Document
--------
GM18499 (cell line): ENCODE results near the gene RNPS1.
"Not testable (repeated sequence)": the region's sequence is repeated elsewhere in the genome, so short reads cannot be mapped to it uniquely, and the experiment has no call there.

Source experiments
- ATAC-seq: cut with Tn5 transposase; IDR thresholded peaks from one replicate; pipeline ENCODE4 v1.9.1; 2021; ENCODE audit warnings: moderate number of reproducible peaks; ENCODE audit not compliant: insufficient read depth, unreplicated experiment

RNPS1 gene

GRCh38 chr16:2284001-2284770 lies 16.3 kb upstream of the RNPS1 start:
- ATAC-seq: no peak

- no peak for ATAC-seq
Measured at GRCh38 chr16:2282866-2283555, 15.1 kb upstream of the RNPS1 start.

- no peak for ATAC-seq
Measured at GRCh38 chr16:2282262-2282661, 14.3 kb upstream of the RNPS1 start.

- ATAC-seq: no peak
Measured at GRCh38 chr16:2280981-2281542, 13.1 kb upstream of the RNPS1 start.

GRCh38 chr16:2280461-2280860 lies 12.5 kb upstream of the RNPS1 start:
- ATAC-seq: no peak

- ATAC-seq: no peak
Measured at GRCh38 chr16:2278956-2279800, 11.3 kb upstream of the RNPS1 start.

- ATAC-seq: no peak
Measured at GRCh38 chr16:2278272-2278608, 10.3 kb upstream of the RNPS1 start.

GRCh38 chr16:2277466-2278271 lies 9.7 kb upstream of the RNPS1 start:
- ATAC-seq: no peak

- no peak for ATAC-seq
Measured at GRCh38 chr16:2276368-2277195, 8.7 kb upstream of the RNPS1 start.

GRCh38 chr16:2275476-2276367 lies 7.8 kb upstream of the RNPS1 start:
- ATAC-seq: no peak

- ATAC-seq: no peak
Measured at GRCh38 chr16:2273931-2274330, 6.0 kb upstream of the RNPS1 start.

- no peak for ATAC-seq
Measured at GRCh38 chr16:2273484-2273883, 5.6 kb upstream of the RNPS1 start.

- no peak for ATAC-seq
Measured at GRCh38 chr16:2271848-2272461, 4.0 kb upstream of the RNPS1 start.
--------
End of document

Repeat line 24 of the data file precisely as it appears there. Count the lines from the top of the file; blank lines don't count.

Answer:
GRCh38 chr16:2275476-2276367 lies 7.8 kb upstream of the RNPS1 start: